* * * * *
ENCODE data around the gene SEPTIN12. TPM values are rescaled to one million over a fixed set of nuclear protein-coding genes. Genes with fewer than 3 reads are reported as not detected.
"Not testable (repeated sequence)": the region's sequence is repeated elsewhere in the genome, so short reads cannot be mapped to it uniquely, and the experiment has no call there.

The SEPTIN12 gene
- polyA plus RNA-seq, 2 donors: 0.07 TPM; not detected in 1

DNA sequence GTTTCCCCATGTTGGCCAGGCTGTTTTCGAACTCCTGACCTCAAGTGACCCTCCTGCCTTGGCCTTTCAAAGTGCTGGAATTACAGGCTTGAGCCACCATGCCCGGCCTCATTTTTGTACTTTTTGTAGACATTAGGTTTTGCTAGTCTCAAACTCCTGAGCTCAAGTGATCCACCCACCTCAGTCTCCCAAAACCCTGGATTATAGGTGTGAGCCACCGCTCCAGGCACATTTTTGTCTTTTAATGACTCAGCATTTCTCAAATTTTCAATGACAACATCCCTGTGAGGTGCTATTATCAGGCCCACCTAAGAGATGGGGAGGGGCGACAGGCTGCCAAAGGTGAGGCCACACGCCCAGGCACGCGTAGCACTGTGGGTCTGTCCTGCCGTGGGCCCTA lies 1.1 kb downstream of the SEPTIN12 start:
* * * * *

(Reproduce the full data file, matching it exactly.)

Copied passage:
ENCODE data around the gene SEPTIN12. TPM values are rescaled to one million over a fixed set of nuclear protein-coding genes. Genes with fewer than 3 reads are reported as not detected.
"Not testable (repeated sequence)": the region's sequence is repeated elsewhere in the genome, so short reads cannot be mapped to it uniquely, and the experiment has no call there.

The SEPTIN12 gene
- polyA plus RNA-seq, 2 donors: 0.07 TPM; not detected in 1

DNA sequence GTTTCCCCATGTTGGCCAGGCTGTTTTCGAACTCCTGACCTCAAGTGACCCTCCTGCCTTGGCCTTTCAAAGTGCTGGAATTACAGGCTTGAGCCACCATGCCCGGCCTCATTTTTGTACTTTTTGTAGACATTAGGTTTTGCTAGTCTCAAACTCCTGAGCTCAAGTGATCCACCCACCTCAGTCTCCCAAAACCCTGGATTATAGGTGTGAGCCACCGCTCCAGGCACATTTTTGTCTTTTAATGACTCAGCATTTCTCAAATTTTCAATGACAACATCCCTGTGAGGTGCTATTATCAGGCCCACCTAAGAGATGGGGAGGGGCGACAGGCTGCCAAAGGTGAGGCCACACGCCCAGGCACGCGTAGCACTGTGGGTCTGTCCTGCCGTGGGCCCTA lies 1.1 kb downstream of the SEPTIN12 start: